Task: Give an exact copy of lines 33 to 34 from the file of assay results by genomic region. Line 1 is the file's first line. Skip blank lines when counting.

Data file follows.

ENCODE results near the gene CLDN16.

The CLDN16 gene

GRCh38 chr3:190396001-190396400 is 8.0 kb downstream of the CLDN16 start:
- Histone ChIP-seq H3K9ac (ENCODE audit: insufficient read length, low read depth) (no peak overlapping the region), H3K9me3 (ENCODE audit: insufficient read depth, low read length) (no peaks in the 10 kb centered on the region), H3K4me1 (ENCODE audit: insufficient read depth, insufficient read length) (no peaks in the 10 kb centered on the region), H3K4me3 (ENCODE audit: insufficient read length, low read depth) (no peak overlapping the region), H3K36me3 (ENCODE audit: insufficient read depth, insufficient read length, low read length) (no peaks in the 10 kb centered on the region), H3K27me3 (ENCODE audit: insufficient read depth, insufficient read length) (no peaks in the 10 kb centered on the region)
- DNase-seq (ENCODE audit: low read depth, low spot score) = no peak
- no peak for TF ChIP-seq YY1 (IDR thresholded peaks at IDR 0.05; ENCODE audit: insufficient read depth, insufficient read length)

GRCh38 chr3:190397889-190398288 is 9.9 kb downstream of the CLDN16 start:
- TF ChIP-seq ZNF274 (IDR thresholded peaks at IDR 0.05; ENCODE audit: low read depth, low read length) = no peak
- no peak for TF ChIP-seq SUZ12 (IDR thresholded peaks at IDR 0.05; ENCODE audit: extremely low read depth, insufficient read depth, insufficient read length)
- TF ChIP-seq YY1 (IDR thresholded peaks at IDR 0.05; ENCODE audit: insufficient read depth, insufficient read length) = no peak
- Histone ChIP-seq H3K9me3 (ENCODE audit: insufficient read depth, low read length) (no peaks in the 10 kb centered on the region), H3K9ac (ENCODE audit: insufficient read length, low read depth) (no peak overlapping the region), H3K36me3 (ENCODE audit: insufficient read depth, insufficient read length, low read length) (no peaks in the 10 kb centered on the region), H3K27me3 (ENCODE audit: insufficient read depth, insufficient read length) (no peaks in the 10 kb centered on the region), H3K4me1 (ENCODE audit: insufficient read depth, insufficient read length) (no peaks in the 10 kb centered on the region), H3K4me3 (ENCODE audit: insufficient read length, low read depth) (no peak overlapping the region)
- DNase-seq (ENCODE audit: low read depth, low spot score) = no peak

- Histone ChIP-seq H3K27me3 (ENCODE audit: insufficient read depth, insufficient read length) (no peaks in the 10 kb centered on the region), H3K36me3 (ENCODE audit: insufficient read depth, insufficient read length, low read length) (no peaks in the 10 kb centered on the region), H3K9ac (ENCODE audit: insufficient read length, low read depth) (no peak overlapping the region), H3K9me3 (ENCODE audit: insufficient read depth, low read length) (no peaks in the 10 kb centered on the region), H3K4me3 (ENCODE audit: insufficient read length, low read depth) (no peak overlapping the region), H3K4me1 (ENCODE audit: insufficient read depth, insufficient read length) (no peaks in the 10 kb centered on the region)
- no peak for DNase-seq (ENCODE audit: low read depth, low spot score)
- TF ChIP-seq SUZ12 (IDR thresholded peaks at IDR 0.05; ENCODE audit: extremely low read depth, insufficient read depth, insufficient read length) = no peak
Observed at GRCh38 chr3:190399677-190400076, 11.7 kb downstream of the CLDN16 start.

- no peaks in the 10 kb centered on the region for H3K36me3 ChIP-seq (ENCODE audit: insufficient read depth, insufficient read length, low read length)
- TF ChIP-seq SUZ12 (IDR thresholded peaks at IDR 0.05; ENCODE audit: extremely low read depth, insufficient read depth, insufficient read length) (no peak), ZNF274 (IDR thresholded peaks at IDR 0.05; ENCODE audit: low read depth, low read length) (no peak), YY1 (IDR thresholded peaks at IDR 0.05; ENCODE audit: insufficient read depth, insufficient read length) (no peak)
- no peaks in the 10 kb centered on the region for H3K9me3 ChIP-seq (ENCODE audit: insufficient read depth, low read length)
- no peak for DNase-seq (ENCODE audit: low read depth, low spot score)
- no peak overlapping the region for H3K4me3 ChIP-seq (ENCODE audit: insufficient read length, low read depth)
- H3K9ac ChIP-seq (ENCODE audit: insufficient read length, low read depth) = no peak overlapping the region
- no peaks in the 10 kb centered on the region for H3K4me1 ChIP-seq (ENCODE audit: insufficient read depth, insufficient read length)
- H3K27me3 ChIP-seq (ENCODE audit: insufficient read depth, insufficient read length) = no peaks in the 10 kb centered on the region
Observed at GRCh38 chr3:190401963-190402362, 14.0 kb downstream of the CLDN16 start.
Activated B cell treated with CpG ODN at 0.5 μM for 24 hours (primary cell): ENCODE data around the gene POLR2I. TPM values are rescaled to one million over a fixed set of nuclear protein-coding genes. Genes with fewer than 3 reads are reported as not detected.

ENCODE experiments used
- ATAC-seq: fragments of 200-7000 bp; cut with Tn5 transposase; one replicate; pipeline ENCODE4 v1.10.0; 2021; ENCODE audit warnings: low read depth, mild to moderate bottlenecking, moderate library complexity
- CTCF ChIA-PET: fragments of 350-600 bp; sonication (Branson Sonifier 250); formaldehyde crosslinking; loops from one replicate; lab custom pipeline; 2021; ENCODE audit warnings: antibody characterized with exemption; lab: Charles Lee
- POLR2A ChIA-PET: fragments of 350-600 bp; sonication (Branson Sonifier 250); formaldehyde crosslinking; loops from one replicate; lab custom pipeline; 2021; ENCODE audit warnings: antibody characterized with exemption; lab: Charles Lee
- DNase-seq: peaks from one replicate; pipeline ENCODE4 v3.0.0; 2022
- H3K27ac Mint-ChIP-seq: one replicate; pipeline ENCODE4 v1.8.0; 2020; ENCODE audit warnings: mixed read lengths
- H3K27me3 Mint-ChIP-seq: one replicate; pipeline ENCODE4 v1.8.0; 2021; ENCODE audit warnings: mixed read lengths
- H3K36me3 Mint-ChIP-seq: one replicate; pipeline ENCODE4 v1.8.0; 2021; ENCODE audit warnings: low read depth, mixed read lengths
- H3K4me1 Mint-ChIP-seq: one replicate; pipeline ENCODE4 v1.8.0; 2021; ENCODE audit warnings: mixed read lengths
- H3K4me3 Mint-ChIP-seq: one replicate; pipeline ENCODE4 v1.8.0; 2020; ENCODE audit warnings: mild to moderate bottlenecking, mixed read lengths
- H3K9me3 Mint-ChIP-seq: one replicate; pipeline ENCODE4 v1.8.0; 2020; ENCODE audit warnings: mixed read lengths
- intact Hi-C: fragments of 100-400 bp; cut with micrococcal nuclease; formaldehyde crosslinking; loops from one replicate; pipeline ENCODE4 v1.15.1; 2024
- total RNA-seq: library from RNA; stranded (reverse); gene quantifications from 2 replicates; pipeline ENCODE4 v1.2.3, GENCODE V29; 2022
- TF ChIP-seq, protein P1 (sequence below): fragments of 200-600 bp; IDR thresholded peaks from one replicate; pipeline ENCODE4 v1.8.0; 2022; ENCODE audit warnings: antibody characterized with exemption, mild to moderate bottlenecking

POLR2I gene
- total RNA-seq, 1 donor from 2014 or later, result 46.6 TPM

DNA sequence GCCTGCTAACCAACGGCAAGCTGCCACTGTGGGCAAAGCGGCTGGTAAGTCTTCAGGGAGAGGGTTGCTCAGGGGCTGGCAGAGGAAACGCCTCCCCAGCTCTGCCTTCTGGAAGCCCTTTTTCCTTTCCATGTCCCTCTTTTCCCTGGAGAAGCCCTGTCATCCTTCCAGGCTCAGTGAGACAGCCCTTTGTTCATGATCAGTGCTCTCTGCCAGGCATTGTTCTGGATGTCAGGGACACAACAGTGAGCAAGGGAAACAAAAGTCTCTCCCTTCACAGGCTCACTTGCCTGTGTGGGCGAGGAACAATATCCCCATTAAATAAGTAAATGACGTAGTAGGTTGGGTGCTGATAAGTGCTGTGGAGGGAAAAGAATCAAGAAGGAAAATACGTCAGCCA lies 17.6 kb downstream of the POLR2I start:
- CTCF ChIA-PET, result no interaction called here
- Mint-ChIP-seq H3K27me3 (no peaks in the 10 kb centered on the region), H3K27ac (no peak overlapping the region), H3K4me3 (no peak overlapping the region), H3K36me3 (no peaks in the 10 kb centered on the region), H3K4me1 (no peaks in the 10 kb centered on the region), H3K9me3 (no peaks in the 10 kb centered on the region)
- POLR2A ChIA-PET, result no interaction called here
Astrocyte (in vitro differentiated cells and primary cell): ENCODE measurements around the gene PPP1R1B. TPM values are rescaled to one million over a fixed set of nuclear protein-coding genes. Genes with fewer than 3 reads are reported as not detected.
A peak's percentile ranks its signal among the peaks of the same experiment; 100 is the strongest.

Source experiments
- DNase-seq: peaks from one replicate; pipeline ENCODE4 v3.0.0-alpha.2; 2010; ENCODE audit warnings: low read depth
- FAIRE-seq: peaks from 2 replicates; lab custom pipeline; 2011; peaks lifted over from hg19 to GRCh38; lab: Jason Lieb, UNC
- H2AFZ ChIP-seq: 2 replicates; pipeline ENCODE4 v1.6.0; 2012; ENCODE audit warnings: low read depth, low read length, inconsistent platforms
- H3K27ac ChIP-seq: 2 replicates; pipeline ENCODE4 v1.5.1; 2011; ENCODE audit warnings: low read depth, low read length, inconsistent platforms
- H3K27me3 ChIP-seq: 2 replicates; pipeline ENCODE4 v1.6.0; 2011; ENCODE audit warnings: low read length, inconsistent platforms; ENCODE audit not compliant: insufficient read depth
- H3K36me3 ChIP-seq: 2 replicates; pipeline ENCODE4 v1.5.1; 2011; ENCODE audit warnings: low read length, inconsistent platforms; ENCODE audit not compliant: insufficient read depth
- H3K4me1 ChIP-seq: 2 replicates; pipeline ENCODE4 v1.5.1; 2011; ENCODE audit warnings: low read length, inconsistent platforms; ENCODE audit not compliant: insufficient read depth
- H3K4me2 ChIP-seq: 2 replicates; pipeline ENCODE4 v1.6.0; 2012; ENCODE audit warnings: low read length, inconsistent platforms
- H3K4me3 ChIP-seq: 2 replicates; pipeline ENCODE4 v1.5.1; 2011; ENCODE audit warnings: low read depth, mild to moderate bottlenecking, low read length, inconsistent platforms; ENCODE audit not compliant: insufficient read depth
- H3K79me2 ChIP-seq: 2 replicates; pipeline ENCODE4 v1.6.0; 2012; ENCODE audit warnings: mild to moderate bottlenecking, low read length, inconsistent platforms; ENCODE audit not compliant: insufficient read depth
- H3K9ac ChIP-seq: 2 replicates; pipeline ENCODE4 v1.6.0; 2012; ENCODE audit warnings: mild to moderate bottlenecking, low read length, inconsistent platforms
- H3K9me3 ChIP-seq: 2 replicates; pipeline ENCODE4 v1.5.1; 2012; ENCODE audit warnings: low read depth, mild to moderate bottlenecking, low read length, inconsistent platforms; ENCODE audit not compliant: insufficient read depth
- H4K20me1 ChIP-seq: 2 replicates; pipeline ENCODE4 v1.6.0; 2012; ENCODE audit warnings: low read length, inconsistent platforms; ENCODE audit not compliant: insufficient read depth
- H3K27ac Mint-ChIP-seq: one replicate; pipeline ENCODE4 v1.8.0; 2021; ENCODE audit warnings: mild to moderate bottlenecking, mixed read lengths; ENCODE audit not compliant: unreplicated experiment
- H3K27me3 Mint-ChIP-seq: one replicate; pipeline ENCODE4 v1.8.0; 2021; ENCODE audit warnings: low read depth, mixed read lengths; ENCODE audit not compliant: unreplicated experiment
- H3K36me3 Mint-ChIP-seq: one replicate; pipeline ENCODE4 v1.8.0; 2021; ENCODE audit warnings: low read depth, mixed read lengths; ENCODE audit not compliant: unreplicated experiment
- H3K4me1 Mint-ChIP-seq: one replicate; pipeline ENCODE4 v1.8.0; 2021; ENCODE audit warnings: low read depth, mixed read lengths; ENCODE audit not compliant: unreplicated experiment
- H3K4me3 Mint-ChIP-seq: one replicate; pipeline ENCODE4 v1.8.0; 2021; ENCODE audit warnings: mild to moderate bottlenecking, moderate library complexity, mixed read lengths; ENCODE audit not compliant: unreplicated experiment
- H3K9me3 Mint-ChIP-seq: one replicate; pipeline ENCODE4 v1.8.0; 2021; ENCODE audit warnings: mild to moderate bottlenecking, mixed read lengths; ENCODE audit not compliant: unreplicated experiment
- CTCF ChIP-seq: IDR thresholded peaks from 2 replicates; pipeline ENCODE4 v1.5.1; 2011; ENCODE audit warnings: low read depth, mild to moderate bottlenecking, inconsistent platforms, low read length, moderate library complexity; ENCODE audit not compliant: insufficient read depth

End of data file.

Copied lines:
- H3K27me3 Mint-ChIP-seq: one replicate; pipeline ENCODE4 v1.8.0; 2021; ENCODE audit warnings: mixed read lengths
- H3K36me3 Mint-ChIP-seq: one replicate; pipeline ENCODE4 v1.8.0; 2021; ENCODE audit warnings: low read depth, mixed read lengths